greatest hits of summer


It’s been a while since my last entry and as a recent visitor observed, the garden has been going sick.

Here are some of my favourite moments in the garden this summer.

The fairy’s fishing rods flowered for the first time. This beautiful deep reddish purple one is dierama pulcherrimum ‘raven’.


I also grew some pale pink ones, which flowered a bit later.


Here they are glistening in some of that good rain we had in early summer.


The long arching stems sway in the faintest whisper of a breeze, setting the little strings of bell shaped flowers bouncing – hours of entertainment for Newt.


The christmas lilies I planted in two big pots outside the dining room opened just in time for us to go on our summer holiday.


Their delicious scent is less cloying than the funereal perfume of other lilies, and we enjoyed it wafting in through the open windows for a few days before we left.


I hope the teenager feeding our cats enjoyed them for the rest of their flowering period.


Also planted outside the dining room window is a small stand of lilium ‘silk road’, which never fails to impress.


Despite being completely ignored it comes back stronger every year.


The plants grew over 2 metres tall this season, towering above their neighbour, hydrangea arborescens ‘annabelle’.


A dainty little meadow rue is growing happily in a sheltered spot at the foot of the brick wall on our northern fence line. Until our apple trees put on some serious growth this is about as close to a shady microclimate as you get round here.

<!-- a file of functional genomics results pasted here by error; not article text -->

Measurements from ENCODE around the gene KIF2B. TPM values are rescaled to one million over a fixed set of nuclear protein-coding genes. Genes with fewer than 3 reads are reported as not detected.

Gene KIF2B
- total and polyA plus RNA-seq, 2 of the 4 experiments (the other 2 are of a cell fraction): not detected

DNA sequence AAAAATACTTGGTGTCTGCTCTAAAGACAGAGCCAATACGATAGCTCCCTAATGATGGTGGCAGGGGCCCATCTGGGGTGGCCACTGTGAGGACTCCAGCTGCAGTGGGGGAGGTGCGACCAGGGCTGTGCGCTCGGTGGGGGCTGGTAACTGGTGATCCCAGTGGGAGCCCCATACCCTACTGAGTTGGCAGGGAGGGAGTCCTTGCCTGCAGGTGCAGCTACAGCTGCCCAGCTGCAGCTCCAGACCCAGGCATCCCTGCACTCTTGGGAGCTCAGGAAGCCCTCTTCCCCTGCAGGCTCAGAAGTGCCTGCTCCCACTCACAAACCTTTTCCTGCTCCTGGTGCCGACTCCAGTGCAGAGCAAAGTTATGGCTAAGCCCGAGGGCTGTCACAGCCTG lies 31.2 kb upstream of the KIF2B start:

Dahlia ‘cafe au lait’ is the biggest, blowsiest flower in the garden.


The vibe is kind of bridal. Almost too much.


But the subtlety of its colouring compensates for its frankly obscene size. The flowers are cream with the gentlest blush of pink, most visible on the backs of the petals.


I can’t stop taking photos of the helenium in the front garden. The flowers are so photogenic with their reflexed petals and spherical chocolate brown centres embroidered with gold pollen. This one is helenium ‘dark beauty’. It’s just hitting its stride now, in early February.


The flowers glow burnt orange – a welcome clashy antidote to the preponderance of tasteful pinks and purples in the front garden.


Red hot pokers. Or in this case, cool lime pokers. The night we returned from our holiday I could see them glowing in the dark as we pulled up in the driveway.


I’m growing a mixture of kniphofia ‘percy’s pride’ and kniphofia ‘lime glow’ and am no longer quite sure which is which.


Our resident honeyeaters, the acrobatic red wattle birds, are often to be found suspended upside down from the flower spires drinking nectar from the little tubes as they open.


The clump of calamagrostis ‘karl foerster’ I planted 2 springs ago is starting to come into its own. As well as looking lovely in flower – especially when backlit, this grass has the great virtue of being impervious to weather – unlike my miscanthus sinensis ‘variegatus’ which is flattened at the merest whiff of rain. I planted it along the western fence in front of the feijoas where it catches the low afternoon sunlight.